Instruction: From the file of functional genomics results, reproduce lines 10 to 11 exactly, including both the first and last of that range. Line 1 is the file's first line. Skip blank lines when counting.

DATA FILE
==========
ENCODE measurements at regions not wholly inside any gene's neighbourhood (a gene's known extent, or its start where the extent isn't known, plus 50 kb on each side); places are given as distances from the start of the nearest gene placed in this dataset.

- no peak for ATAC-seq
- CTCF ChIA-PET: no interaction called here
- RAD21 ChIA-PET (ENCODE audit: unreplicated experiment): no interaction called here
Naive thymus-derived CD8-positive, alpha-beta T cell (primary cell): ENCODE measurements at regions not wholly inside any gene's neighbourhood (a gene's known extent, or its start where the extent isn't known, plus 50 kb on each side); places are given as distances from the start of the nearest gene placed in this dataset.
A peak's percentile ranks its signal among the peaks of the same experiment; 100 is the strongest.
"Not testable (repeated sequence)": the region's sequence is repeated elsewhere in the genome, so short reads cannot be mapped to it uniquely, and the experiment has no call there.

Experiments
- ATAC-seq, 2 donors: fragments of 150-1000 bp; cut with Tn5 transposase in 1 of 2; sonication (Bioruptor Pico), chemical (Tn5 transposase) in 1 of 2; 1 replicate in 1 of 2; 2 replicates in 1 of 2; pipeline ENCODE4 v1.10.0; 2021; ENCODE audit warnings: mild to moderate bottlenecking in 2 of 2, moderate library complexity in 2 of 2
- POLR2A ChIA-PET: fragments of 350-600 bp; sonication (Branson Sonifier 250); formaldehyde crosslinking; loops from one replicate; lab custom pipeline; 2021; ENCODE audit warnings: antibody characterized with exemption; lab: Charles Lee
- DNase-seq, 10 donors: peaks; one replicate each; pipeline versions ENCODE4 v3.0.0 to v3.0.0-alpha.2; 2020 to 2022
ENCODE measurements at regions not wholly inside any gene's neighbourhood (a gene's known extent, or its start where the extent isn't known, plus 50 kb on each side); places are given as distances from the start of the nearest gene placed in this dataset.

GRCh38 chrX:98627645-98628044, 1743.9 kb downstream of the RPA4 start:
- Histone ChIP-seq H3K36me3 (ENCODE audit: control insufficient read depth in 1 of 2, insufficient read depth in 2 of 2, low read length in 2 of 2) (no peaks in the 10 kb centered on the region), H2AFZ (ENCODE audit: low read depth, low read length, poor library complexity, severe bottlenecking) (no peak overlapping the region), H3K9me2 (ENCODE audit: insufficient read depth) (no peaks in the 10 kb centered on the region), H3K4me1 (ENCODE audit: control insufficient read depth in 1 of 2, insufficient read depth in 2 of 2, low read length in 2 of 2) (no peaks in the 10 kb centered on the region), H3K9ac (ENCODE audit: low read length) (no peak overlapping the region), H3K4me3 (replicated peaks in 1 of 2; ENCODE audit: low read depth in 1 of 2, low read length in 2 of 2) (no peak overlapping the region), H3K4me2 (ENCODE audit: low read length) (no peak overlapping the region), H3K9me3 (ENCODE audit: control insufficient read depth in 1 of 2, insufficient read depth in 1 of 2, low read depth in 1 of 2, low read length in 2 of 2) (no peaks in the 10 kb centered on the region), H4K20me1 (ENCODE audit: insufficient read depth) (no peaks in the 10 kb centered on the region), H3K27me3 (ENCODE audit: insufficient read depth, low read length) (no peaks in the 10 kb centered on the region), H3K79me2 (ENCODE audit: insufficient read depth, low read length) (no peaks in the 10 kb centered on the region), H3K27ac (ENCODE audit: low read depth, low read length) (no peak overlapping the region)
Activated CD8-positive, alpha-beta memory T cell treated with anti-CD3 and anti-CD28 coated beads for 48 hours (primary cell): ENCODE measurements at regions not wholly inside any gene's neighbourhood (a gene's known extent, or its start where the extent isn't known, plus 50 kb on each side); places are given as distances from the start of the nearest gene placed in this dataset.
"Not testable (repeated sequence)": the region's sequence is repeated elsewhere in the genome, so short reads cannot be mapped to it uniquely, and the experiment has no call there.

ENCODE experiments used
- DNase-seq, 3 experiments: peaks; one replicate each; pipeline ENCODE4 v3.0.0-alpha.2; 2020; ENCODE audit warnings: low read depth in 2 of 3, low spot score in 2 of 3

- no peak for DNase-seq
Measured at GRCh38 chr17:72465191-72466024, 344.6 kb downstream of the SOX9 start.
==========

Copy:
- POLR2A ChIA-PET: fragments of 350-600 bp; sonication (Branson Sonifier 250); formaldehyde crosslinking; loops from one replicate; lab custom pipeline; 2021; ENCODE audit warnings: antibody characterized with exemption; lab: Charles Lee
- DNase-seq, 10 donors: peaks; one replicate each; pipeline versions ENCODE4 v3.0.0 to v3.0.0-alpha.2; 2020 to 2022